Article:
found that advertisers avoid perpetuating negative stereotypes of the sick, weak old person stereotype, but elderly characters are still underrepresented relative to their percentages in the population, particularly elderly characters of color:

No clear cut, definitive negative stereotypes of elderly people emerged from this study; in fact, elderly characters did not appear in the anticipated commercial categories.  For example, elderly characters did not appear in roles for products such as arthritis medication, denture care products, or skin wrinkle creams, nor did they appear in sick, weak, fragile, or absent-minded  roles.
It appears that the image of elderly people in prime time television commercials is less negative than previously thought. Advertisers may have taken the cue from published research and made an obvious effort to avoid perpetuating the sick, weak old person stereotype.  However, the effect of this has been to reduce the overall opportunities for visibility of elderly characters.
For instance, Madison Avenue won't break the stereotype by routinely showing older characters in positive situations, but it will make certain that older characters do not appear in negative, stereotyped situations, either.  As illustrated in the data from this and other studies, elders are still significantly underrepresented in proportion to their true occurrence within the U.S. population.

Teachers. Shannon and Crawford (1998) identify a number of different representations of teachers as “caretakers,” “jailer,” “savior,” “drillmaster,” “keepers of wisdom,” “facilitator/guide-on-the-side,” “technician,” “agent of social change,” or “underpaid unionist,” arguing that each of these representations portray only a limited, partial perspective on the complex nature of teaching. For example, in the films—The Prime of Miss Jean Brodie, To Sir, With Love, Up the Down Staircase, Dead Poet’s Society, Dangerous Minds, and Good Will Hunting, teachers are portrayed as totally dedicated, loner saviors of students who fight against the often repressive school to help their students. One limitation of this representation is that it “ultimately robs teachers of a life outside and inside their work and separates them from the rest of us who are charged with educating and socializing children” (Shannon & Crawford, 1998, p. 256).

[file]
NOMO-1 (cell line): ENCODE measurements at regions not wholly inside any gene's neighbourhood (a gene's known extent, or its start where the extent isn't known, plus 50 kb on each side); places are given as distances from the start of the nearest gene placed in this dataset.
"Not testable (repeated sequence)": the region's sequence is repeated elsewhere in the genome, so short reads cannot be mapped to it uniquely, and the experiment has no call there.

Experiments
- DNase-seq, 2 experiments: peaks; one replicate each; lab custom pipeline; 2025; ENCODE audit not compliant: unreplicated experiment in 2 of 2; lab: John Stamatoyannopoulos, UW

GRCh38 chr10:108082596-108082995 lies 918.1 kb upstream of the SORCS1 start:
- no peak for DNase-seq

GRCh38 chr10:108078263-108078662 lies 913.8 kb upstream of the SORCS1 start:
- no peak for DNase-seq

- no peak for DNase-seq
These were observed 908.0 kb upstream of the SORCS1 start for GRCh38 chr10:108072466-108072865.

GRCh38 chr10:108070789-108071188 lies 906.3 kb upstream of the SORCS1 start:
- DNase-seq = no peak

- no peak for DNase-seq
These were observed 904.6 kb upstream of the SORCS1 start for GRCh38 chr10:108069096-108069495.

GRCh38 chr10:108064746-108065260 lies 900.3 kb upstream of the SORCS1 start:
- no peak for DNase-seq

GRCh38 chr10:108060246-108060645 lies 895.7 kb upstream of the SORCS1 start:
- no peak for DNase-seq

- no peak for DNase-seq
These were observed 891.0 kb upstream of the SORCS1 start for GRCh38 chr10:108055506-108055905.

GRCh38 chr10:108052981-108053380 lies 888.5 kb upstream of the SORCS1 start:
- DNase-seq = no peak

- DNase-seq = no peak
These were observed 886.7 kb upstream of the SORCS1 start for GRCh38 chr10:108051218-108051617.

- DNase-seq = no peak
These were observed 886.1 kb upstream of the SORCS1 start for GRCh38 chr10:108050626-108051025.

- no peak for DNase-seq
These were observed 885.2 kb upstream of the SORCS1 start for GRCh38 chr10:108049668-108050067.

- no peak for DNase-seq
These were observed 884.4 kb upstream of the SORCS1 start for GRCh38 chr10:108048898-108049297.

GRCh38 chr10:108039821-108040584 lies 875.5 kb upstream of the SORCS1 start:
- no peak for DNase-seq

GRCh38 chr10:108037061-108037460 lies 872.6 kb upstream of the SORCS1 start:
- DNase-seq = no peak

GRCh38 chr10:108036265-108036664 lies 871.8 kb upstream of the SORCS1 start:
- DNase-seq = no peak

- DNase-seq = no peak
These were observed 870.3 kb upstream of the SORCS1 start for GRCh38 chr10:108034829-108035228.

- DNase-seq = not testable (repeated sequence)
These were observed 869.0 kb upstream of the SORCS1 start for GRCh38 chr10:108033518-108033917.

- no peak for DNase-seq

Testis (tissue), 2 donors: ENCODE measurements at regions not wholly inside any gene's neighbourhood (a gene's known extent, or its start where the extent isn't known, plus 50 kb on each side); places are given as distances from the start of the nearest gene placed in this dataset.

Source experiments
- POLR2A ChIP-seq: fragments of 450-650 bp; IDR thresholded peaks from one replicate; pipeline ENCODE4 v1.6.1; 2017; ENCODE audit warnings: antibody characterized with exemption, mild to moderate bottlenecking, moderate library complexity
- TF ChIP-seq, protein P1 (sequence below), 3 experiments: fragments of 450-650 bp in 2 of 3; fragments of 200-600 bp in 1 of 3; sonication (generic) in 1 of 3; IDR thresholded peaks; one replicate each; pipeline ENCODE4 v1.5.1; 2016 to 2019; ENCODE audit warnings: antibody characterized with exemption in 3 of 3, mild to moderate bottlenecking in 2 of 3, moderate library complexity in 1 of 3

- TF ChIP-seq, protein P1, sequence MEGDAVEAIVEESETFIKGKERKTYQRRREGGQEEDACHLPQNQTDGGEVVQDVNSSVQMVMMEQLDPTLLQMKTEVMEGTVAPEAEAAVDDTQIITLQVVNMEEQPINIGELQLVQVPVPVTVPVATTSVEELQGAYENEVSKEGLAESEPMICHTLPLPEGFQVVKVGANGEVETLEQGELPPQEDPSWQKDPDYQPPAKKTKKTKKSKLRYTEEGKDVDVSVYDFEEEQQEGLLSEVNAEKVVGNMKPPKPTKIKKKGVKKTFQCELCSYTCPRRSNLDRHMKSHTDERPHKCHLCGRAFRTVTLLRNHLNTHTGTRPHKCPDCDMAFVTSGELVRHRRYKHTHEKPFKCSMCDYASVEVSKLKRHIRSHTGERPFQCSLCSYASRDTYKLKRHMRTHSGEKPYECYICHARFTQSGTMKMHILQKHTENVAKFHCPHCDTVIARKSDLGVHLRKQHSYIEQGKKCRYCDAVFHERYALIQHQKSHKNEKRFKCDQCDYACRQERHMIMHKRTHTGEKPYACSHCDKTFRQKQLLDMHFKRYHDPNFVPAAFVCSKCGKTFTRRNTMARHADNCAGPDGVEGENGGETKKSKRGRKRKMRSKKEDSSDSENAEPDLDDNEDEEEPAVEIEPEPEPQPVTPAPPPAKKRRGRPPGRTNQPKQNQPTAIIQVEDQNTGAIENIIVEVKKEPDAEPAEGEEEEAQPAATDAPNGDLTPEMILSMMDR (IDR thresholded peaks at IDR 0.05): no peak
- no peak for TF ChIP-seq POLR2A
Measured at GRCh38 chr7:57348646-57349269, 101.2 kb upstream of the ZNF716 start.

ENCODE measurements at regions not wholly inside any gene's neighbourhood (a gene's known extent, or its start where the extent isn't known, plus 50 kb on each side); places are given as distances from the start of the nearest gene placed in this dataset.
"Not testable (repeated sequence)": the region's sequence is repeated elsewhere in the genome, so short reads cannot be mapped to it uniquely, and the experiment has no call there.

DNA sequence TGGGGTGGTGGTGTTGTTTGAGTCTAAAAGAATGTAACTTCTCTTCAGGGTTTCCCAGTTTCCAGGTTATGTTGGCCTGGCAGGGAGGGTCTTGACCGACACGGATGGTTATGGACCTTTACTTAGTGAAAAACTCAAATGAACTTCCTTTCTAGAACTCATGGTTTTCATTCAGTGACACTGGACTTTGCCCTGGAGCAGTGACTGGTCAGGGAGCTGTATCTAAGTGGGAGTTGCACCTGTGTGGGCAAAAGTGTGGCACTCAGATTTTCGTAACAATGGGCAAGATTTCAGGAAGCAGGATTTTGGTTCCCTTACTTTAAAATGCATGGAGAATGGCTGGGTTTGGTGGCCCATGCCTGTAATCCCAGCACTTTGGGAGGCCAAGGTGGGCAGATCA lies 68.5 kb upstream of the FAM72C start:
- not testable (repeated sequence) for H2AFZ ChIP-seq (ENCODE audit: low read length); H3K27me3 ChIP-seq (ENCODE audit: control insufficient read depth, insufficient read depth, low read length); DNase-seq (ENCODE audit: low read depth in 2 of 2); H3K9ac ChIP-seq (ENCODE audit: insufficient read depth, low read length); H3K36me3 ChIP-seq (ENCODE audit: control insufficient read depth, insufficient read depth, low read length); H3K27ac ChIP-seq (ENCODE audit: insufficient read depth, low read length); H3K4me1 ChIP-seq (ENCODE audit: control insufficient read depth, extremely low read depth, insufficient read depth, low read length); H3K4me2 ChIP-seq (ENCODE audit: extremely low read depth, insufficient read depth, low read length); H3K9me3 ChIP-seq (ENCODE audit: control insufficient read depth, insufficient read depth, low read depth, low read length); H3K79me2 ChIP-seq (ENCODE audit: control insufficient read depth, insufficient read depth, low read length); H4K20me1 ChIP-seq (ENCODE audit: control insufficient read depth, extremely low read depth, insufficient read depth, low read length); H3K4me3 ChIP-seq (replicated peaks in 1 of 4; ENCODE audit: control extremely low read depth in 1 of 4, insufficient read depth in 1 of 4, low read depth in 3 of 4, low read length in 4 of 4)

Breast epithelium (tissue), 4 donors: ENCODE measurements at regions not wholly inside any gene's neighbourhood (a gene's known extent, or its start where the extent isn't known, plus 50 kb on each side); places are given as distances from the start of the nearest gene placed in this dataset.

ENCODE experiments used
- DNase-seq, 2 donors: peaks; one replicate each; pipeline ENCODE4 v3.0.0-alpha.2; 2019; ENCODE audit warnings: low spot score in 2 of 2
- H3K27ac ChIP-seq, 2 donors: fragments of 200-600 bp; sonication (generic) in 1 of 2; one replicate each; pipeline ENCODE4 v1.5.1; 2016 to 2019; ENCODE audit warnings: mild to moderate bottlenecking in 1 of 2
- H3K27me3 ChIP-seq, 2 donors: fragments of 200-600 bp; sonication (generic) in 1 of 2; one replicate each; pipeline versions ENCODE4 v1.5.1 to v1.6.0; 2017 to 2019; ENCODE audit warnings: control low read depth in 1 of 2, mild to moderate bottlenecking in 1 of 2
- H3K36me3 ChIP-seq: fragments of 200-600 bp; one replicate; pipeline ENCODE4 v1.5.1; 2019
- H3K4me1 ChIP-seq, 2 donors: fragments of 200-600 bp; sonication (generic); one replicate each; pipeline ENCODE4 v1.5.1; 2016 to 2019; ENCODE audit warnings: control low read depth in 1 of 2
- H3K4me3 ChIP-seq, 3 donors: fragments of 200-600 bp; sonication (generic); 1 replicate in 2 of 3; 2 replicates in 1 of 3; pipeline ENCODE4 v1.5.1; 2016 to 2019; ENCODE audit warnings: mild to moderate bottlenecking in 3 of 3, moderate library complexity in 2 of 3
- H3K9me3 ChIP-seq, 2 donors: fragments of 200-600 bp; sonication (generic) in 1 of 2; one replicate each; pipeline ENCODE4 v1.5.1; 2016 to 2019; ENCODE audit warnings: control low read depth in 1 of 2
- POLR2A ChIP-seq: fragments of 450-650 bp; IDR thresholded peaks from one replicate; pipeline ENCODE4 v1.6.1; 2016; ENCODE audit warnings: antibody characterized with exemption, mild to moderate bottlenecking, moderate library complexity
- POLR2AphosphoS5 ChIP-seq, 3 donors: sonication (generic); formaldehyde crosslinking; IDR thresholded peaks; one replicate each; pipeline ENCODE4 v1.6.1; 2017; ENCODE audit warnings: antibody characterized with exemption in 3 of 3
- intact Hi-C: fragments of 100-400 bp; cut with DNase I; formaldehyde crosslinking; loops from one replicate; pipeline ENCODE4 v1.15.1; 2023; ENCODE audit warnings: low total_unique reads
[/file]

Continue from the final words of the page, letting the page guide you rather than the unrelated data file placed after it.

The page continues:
For a unit on “Images of Learning” for studying representations of secondary teachers:
This lesson sites an article by Gavin Hainsworth (1998)

who identified a number of features of teachers in the following films:

Good-bye, Mr. Chips (1939), Blackboard Jungle (1955),  To Sir, with Love (1967),  The Prime of Miss Jean Brodie (1969),  Teachers (1984),  The Breakfast Club (1985), Ferris Bueller’s Day Off (1986), The Principal (1987),  Stand and Deliver (1988), Lean on Me (1989), Dead Poets Society (1989), Kindergarten Cop (1990), Dangerous Minds (1995),  Mr. Holland’s Opus (1995),  The Substitute (1996),  In & Out (1997), 187 (1997), Music of the Heart (2000), Pay it Forward (2000), Finding Forrester (2001):
Screen teachers begin as youthful and idealistic.   Most teacher films are variations on the same story—beginning teachers launched feet first into the harsh reality of the new school. They are naive, idealistic and completely unprepared for what faces them. As Rick Dadier (Glenn Ford, Blackboard Jungle) states: “I want to teach. Most of us want to do something creative—a painter, writer, or engineer. But I thought if I could help to shape young minds, sort of sculpt young lives, that would be something.” After being hired on the spot to teach a class of academy kids that had already dispatched five substitutes, Dangerous Minds’ Michelle Pfeiffer’s character states, “I guess Ms. Shephard’s lesson plans will be in her desk.” Their dreams may even include innocent ambitions like Mr Chips’. “It means everything to be here, headmaster at Brookwood. That's something to work for.” They believe that “students will raise to our expectations and desire,” Jaime Escalante (Edward Olmos, Stand and Deliver).